Therapy for ocular syphilis is the same as for other forms of neurosyphilis. Continuous infusion of intravenous aqueous crystalline penicillin G for 10–14 days is considered first-line therapy. An alternative treatment regimen is once daily intramuscular procaine penicillin plus oral probenecid four times daily, both for 10–14 days [16]. Treatment failure in cases of ocular syphilis may occur. Therefore, continued surveillance after treatment is necessary in order to identify relapse or reinfection [6]. Historically, this has been performed through serial lumbar punctures every 6 months until the cell count has normalized, with retreatment if the CSF is not normal after 2 years [16]. More recent data suggest that serial serum RPR titers are correlated with CSF titers, predict treatment success, and may obviate the need for serial lumbar punctures [14].

Whether HIV infection affects treatment response in neurosyphilis is not clear. While the difference is likely small, HIV-infected patients may have higher rates of serologic treatment failure, further emphasizing the need for careful monitoring after treatment for relapse. In those with more advanced immunosuppression, CSF cell counts might improve more slowly. If the CSF has not normalized after 2 years, providers should consider retreatment. Despite the slight difference in treatment response, the recommended treatment regimen for HIV-positive patients remains the same as for HIV-negative patients [16].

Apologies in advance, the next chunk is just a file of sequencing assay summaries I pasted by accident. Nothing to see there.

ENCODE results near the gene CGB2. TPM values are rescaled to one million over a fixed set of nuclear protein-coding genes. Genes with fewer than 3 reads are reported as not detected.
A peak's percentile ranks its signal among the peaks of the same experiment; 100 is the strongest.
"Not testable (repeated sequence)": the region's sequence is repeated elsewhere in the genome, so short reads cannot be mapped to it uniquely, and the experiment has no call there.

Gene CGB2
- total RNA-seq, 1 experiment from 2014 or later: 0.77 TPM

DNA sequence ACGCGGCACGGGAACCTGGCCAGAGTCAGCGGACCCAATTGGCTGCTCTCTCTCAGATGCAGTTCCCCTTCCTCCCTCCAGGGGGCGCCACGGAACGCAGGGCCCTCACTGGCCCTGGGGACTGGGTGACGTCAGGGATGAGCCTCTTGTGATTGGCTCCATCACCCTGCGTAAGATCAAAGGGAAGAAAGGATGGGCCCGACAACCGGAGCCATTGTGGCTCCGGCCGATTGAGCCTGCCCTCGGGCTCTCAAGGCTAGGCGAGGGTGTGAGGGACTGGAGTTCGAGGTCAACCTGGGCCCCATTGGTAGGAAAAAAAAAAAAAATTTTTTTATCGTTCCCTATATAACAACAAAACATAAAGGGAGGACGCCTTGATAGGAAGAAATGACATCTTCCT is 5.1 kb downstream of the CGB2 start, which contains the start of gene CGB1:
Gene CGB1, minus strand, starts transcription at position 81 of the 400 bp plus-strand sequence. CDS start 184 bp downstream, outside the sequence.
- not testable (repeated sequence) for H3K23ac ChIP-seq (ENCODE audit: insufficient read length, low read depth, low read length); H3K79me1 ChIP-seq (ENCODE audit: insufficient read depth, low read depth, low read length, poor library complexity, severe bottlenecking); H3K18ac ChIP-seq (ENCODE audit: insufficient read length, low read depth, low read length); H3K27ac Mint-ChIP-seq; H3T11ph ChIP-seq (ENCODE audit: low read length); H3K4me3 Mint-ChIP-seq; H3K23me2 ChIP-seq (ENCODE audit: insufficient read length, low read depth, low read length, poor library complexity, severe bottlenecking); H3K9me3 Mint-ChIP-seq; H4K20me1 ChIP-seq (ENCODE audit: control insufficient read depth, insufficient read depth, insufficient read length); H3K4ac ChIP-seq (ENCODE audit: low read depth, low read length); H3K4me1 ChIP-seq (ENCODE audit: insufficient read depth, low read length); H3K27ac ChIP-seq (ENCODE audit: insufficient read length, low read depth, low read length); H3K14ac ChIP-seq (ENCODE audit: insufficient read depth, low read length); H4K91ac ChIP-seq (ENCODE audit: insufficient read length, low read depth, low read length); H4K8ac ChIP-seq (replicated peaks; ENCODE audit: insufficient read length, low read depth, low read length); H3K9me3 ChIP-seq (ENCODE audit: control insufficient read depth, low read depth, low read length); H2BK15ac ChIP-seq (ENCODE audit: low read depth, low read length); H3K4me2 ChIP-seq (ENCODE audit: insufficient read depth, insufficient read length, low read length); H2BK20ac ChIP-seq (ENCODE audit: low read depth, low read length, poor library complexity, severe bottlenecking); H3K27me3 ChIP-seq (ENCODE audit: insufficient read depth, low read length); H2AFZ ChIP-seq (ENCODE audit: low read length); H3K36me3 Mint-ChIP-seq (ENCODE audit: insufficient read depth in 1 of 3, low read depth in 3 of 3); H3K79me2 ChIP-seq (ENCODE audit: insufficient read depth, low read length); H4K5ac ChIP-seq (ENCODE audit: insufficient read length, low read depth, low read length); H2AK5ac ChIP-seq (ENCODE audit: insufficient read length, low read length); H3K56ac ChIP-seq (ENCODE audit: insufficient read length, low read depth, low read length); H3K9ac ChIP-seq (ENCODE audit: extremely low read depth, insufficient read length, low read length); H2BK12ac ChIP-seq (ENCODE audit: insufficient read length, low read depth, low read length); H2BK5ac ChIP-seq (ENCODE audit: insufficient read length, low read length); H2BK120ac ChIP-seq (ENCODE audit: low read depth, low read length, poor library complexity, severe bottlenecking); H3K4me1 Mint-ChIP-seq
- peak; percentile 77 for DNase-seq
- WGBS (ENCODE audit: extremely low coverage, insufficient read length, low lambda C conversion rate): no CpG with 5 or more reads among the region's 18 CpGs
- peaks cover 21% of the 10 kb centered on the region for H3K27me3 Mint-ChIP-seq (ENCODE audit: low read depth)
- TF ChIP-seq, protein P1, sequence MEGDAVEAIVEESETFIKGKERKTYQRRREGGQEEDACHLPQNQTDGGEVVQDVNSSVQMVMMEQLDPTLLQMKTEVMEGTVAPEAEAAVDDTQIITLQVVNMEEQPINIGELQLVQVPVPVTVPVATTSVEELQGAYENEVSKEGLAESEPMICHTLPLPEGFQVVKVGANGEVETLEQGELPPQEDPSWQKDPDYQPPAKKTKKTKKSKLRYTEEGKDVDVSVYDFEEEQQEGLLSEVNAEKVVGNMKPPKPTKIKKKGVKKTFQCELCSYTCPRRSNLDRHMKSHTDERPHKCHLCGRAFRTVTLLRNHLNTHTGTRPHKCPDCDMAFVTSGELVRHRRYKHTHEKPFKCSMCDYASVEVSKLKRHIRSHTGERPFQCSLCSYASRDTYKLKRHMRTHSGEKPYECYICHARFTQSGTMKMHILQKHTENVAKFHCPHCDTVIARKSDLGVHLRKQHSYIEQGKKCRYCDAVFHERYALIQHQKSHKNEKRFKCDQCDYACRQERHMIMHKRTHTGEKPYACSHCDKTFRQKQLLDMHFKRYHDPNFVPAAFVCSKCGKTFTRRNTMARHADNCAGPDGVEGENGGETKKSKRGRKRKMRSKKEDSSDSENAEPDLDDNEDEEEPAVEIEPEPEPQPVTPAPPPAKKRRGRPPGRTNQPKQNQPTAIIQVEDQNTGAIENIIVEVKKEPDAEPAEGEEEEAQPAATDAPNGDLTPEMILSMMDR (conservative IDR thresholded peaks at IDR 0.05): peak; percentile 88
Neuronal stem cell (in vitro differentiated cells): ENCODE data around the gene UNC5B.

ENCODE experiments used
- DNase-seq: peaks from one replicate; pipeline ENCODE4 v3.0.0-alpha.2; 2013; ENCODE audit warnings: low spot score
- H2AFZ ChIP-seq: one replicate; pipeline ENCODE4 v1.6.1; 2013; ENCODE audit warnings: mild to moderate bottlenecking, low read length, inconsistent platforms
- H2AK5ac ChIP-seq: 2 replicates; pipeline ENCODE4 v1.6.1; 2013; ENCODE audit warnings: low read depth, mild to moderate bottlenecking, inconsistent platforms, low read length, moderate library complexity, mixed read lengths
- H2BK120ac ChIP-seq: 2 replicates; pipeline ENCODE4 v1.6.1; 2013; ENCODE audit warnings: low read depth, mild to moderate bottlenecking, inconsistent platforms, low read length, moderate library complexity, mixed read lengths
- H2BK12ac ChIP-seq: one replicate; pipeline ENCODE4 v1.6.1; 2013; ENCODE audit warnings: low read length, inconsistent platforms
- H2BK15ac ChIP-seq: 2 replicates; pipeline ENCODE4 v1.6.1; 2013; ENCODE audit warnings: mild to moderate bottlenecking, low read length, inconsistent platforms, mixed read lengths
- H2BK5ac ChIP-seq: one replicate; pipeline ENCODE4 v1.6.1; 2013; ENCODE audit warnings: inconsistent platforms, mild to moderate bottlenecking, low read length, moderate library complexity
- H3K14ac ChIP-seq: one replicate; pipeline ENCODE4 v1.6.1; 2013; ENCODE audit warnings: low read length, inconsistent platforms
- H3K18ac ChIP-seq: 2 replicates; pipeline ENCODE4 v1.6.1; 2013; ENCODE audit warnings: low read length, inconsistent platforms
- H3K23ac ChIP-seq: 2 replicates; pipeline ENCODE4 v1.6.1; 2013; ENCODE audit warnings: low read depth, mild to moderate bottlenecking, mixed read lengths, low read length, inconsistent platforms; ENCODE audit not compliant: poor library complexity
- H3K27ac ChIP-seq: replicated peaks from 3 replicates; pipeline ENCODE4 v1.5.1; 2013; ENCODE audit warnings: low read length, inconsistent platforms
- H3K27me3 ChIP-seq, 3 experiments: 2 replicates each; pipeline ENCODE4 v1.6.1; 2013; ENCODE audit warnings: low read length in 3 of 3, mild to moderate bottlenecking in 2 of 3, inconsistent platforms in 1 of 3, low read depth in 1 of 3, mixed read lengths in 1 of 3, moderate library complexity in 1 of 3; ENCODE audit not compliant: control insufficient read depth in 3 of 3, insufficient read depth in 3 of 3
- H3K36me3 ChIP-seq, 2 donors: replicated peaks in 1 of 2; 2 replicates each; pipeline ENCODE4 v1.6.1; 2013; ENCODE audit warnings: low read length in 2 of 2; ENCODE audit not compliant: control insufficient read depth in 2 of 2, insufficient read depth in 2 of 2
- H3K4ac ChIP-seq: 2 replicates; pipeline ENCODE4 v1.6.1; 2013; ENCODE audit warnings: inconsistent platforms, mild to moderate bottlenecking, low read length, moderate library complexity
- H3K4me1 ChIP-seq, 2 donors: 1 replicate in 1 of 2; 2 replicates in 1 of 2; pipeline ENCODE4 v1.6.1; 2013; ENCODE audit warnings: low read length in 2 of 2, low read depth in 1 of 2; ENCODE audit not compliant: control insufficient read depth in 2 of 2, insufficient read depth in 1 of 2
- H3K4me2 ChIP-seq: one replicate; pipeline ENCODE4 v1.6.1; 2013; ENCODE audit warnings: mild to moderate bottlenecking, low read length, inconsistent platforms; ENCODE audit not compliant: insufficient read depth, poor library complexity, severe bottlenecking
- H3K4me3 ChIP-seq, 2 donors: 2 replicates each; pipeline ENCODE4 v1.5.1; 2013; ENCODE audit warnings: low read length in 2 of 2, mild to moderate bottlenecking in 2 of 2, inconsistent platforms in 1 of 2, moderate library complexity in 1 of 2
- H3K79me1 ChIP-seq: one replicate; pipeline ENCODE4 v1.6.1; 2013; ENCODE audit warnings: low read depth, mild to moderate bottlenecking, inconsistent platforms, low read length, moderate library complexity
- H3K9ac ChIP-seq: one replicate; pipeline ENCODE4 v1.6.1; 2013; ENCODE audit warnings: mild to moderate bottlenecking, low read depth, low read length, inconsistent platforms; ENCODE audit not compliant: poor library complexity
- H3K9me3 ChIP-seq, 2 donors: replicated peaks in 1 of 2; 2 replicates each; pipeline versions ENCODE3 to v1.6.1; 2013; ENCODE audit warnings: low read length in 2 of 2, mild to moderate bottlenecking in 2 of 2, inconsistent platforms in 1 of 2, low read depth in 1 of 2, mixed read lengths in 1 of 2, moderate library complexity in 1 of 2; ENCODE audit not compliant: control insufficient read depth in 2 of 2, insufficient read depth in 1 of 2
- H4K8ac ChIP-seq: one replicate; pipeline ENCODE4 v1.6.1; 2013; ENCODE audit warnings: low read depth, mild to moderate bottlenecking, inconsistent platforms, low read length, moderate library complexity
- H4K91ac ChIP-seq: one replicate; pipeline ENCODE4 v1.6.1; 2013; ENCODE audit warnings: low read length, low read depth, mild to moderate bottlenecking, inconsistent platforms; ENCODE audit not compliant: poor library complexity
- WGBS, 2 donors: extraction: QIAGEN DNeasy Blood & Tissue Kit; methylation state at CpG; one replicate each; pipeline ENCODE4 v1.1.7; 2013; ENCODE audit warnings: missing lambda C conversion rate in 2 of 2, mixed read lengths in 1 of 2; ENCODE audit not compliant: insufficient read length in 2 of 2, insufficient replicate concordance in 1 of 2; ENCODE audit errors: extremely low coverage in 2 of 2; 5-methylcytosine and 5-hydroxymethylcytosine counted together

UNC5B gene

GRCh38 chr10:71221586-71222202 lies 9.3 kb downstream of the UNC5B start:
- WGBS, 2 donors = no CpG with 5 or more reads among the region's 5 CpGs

In summary, the incidence of syphilis is increasing, particularly among MSM. The diagnosis of ocular syphilis requires a high index of suspicion and should be included in the differential diagnosis of unexplained subacute or acute visual complaints, particularly in MSM and HIV-infected patients. Rapid diagnosis and treatment are essential for good outcomes.

Conflict of Interests

The authors of this paper declare that they have no financial or nonfinancial conflict of interests.


  1. CDC, Syphilis. 2011 Sexually Transmitted Diseases Surveillance, 2011.
  2. CDC, “Primary and secondary syphilis—United States, 2003-2004,” Morbidity and Mortality Weekly Report, vol. 55, pp. 269–273, 2006. View at Google Scholar
  3. Center for Disease Control, “STDs in men who have sex with men,” Sexually Transmitted Diseases Surveillance, vol. 13, pp. 25–28, 2011. View at Google Scholar
  4. W. Wong, J. K. Chaw, C. K. Kent, and J. D. Klausner, “Risk factors for early syphilis among gay and bisexual men seen in an STD clinic: San Francisco, 2002-2003,” Sexually Transmitted Diseases, vol. 32, no. 7, pp. 458–463, 2005, View at Google Scholar
  5. T. J. Sellati, D. A. Wilkinson, J. S. Sheffield, R. A. Koup, J. D. Radolf, and M. V. Norgard, “Virulent Treponema pallidum, lipoprotein, and synthetic lipopeptides induce CCR5 on human monocytes and enhance their susceptibility to infection by human immunodeficiency virus type 1,” Journal of Infectious Diseases, vol. 181, no. 1, pp. 283–293, 2000. View at Publisher · View at Google Scholar · View at Scopus
  6. T. K. Collis and C. L. Celum, “The clinical manifestations and treatment of sexually transmitted diseases in human immunodeficiency virus-positive men,” Clinical Infectious Diseases, vol. 32, no. 4, pp. 611–622, 2001. View at Publisher · View at Google Scholar · View at Scopus